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These nine essays by a team of distinguished international scholars bring ‘new interdisciplinary perspectives and insights’. ranging across diverse aspects of ravel’s life and work, they are principally aimed at academics and students, though there is plenty to interest the more general reader. steven Huebner’s opening piece on ‘Ravel’s Perfection’ includes the tough section ‘Philosophical adumbrations’, but also makes us consider how the apparently perfect finish to Ravel’s music has led to accusations of coolness or detachment.

In discussing the collaboration between Ravel and Colette on L’ Enfant et les sortilèges, including some correspondence, Emily Kilpatrick shows that its outstanding success was partly due to their ‘shared affinity for the interplay of music and language’. Michael J Puri, in ‘Memory, pastiche and aestheticism’, finds parallels between Ravel and Proust. in ‘erotic ambiguity in Ravel’s music’ Lloyd Whitesell enters the realm of gender studies, while touching upon the erotic teasing and evasion in certain ravel compositions. also discussed is the ‘the inscrutable character of ravel’s intimate emotional life’, as noted by many acquaintances. The final section of this essay is entitled ‘The pose of indifference’. Nicholas gebhardt’s examination of the important historical background to Ravel’s 1928 North American tour is followed by Deborah Mawer’s essay on Ravel’s ‘engagement with jazz’ – ‘well- informed, gallicized, and personalized’. in ‘encountering la Valse: perspectives and pitfalls’, David Epstein passionately argues against the practice of many conductors in rushing the climax of this work. Ravel’s indication ‘pressez’, he warns, should not mean sacrificing the deeper, darker meaning in favour of virtuosity and sensationalism.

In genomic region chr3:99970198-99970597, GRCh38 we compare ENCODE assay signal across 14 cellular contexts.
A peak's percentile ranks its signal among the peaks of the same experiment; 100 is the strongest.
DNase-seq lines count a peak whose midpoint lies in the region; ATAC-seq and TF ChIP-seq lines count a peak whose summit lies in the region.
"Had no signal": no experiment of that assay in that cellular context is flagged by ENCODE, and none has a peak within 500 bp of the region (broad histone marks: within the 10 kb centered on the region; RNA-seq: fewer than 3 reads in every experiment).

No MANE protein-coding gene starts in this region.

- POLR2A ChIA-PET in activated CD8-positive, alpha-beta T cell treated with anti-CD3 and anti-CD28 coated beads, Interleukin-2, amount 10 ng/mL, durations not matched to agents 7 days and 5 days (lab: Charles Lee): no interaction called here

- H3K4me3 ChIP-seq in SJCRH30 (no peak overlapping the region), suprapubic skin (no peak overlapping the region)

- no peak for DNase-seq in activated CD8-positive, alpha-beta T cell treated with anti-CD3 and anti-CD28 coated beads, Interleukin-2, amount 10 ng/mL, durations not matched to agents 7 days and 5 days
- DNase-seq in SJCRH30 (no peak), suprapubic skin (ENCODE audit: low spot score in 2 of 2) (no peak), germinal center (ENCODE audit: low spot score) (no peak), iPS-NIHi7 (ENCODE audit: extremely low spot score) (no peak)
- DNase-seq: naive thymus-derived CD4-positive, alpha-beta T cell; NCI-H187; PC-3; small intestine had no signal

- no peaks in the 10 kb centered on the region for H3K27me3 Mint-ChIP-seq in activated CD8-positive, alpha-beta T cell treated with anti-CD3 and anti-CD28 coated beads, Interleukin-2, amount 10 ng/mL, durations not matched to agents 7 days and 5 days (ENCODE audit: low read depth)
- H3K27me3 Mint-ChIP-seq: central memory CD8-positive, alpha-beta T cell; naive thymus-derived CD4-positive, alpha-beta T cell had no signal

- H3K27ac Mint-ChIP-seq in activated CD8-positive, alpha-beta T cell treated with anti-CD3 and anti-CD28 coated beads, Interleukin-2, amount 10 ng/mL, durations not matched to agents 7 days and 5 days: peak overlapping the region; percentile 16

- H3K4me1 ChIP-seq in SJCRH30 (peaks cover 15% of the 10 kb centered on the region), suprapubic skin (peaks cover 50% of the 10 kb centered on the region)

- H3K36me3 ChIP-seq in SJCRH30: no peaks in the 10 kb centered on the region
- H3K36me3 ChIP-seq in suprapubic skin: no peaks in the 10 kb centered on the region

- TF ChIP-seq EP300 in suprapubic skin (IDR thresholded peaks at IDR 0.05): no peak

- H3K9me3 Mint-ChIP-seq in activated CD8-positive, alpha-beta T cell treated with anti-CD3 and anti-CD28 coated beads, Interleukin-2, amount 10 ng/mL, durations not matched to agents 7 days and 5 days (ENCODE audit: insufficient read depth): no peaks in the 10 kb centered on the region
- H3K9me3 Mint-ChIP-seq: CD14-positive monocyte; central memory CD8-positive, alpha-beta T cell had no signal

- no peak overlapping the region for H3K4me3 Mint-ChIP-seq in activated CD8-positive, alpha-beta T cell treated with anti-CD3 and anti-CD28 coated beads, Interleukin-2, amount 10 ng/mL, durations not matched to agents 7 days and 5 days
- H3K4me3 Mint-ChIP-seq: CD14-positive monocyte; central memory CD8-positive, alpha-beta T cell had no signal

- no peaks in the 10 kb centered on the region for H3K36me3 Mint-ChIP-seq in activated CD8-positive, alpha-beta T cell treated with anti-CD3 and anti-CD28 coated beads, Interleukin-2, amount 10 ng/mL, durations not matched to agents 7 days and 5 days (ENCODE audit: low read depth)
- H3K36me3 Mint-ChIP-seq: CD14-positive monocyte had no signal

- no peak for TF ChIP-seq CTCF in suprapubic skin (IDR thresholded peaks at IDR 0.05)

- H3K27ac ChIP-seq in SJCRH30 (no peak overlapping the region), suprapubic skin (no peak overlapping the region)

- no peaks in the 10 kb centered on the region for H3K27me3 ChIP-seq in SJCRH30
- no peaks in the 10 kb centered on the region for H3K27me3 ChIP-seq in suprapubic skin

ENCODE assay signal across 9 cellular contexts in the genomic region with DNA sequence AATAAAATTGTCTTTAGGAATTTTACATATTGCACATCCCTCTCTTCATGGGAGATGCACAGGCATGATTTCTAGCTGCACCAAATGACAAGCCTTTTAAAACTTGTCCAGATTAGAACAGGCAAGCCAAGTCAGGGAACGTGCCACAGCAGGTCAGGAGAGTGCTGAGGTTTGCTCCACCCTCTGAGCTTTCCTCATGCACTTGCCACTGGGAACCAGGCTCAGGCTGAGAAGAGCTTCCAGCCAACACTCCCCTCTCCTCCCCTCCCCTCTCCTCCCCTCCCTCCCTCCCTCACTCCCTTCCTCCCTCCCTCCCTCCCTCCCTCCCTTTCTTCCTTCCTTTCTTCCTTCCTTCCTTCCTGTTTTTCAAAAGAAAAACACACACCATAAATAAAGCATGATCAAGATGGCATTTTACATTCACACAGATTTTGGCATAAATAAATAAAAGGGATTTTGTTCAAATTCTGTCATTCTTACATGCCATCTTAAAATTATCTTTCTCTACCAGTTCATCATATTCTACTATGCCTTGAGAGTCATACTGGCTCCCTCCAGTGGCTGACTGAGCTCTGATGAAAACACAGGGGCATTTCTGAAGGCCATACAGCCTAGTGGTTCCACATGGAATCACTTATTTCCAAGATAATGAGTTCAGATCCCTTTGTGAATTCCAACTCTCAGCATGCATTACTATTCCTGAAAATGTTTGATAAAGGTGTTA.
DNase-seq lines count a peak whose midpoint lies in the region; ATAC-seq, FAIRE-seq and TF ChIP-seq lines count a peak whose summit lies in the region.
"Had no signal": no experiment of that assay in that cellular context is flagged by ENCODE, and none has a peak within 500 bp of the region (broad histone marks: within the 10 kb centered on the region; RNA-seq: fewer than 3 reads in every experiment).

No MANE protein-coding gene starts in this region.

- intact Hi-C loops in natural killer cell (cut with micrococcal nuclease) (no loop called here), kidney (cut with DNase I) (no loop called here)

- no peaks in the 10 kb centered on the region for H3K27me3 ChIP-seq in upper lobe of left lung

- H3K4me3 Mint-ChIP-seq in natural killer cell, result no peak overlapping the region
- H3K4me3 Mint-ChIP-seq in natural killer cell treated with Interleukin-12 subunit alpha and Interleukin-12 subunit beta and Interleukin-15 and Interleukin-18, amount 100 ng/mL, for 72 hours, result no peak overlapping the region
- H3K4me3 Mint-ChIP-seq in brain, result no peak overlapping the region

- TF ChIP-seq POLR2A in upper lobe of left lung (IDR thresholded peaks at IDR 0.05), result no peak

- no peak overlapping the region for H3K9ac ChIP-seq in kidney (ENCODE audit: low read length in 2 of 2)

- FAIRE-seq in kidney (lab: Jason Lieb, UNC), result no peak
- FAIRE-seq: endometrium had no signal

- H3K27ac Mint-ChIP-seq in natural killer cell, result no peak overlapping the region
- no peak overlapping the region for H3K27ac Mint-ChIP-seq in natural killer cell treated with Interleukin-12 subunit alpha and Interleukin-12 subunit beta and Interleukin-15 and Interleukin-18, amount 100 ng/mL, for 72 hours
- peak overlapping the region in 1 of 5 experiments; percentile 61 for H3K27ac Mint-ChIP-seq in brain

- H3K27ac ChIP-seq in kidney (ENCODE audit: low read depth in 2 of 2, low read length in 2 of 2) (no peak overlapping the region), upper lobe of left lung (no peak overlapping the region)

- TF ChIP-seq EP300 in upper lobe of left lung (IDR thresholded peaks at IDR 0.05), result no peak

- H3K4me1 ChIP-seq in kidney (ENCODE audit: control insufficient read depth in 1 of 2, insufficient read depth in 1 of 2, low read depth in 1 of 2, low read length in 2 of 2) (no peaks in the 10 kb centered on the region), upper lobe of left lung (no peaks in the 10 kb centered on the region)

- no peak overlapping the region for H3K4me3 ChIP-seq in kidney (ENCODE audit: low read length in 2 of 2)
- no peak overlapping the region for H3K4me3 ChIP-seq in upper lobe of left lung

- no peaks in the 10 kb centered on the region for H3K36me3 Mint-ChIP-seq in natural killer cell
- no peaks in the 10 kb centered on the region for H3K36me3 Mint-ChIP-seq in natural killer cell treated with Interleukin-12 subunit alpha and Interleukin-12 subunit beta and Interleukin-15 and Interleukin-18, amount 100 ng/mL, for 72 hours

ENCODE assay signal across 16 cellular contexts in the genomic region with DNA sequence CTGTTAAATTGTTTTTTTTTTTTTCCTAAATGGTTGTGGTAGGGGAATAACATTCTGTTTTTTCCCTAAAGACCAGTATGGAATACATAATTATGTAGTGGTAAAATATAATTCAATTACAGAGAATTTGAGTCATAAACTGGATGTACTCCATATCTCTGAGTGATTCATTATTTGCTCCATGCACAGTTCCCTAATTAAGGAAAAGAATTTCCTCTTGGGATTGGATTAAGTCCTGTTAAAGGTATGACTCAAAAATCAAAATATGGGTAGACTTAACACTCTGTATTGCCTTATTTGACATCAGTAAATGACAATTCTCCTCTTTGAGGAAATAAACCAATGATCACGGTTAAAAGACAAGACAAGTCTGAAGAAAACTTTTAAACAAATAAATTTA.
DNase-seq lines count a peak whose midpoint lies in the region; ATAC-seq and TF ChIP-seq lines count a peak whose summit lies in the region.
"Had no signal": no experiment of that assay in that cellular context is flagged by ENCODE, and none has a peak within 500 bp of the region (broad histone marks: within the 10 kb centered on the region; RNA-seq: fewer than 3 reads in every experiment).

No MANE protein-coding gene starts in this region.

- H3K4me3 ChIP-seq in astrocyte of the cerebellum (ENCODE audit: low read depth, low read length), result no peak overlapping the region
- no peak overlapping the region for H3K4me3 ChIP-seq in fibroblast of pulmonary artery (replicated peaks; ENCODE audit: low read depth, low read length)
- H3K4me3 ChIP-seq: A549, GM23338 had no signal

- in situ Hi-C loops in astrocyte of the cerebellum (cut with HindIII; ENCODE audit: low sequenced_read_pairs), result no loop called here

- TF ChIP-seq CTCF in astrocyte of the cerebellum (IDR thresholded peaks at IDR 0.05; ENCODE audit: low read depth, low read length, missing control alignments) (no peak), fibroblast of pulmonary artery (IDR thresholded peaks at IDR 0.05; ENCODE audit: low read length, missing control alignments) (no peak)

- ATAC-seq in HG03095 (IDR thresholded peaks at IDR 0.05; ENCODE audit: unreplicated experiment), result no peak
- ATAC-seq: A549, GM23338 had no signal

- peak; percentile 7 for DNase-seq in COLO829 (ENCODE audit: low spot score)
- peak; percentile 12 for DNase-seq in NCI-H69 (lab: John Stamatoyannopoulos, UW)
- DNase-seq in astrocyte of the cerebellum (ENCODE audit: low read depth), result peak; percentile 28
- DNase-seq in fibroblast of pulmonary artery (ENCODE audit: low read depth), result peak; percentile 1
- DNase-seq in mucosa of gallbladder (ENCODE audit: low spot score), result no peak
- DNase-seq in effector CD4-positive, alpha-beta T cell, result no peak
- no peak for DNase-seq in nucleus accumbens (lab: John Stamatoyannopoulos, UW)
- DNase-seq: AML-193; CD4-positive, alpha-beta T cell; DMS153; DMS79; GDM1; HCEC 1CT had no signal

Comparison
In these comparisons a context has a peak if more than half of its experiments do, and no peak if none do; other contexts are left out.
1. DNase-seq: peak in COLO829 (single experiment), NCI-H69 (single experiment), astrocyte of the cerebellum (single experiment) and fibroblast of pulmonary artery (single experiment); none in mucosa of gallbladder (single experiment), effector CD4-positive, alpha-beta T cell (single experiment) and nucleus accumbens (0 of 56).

Stephanie Jordan analyses Richard Alston’s Shimmer – a modern dance interpretation of movements from the Sonatine and Miroirs, showing that even Ravel’s non-dance music can dance. To conclude this fine, superbly produced collection, Erik Baeck gives an engrossing account of the composer’s terminal illness, comparing his brain disorder with those of other famous artists whose creativity was similarly affected.

PHILIP BORG-WHEELER Read the full review on Agora Classica

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